Money managers' global equity allocations made the largest one-month decline in two years in February after climbing to a two-year high the previous month, while their global bond allocations fell to a record low, said Bank of America Merrill Lynch's monthly fund manager survey released Tuesday.
Managers' global equity allocations dropped to net 43% overweight this month, down from net 55% overweight, while their global bond allocations fell to a record low of net 69% underweight, compared to a net 67% underweight last month.
At the same time, managers' average cash holdings rose to 4.7% of their portfolios this month, up from 4.4% in January.
On global growth, a net 70% of investors now believe the global economy is in "late cycle," the highest since January 2008. Expectations for faster global growth fell 10 percentage points to 37% in February.
In terms of interest rates, only 5% of fund managers surveyed said they expect global interest rates to be lower in the next year, while 80% expect them to rise.
Profit expectations dropped in February, with a record net 24% of investors surveyed saying global corporate balance sheets are overleveraged. The net percentage that would like to see companies return cash to shareholders remains close to 2009 lows.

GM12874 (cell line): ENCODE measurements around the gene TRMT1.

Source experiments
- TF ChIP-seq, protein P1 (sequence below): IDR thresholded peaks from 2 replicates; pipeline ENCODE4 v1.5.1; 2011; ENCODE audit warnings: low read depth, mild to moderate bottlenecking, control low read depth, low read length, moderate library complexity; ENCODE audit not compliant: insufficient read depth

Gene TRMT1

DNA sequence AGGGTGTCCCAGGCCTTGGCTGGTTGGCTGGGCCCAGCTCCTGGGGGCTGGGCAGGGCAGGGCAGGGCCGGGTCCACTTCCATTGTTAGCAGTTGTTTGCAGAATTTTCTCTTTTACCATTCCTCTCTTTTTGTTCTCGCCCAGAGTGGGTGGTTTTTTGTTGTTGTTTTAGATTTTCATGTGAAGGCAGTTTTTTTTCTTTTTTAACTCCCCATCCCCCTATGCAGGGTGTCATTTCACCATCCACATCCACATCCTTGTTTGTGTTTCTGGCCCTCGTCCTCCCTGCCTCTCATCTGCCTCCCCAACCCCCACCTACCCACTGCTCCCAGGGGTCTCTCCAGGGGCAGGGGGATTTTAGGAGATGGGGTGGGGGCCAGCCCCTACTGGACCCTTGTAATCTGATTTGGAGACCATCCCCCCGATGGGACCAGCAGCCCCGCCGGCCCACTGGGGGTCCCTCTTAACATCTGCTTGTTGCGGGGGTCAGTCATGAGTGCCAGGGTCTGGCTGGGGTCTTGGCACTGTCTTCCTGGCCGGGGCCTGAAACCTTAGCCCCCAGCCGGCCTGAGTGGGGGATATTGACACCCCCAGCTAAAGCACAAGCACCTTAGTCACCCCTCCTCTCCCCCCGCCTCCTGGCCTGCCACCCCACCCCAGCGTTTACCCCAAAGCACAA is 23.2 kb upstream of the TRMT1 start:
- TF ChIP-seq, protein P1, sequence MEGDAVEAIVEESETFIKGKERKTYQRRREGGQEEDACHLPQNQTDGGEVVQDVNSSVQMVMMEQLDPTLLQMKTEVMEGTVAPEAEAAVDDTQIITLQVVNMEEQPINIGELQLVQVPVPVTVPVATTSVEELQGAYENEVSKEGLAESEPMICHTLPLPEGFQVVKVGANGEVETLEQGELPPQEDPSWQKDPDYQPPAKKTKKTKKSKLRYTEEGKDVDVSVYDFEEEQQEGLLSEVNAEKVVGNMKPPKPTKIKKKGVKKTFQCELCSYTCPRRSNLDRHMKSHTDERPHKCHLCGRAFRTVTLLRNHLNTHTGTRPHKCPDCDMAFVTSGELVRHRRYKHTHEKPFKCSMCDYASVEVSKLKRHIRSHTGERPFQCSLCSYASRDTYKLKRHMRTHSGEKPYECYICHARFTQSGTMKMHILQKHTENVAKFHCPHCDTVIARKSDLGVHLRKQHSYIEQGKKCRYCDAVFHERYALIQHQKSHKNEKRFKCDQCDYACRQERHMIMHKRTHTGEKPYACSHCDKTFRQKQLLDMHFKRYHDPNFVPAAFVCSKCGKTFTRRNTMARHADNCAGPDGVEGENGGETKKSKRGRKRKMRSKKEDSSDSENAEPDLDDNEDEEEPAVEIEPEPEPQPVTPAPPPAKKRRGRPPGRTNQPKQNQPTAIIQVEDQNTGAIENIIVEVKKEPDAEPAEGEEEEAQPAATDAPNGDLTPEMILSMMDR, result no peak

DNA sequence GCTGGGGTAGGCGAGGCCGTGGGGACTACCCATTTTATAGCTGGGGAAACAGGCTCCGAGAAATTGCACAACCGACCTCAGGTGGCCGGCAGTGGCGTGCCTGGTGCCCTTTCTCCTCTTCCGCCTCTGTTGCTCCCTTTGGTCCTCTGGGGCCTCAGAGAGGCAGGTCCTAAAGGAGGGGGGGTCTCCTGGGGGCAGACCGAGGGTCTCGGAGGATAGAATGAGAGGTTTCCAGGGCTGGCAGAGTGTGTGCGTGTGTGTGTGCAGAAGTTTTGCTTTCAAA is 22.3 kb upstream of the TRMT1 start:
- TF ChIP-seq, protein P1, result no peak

A net 45% of investors surveyed placed an inflation-induced bond crash at the top of the list of tail risks, while a net 18% believed the top tail risk to be a policy mistake by the Federal Reserve or European Central Bank, and 13% to be market structure.
Other findings from the February survey include:
- A net 5% of investors expect the U.S. yield curve will flatten this year, down from 11% in January, the highest level since December 2015.
- Allocations to eurozone equities dropped to a one-year low of net 41% overweight.
- Allocations to emerging market equities held at net 41% overweight, while allocations to Japanese equities ticked down slightly to 26%.
- Investors expect Chinese GDP to grow at an average rate of 6.1% over the next three years, up 1.1 percentage points since September 2015.
"While this month's survey shows that investors are holding on to more cash and allocating less to equities, neither trait moves the needle enough to give the all clear to buy the dip," said Michael Hartnett, chief investment strategist, in a news release announcing the survey results.
The survey of 196 money managers representing $575 billion in assets under management was conducted Feb. 2-8.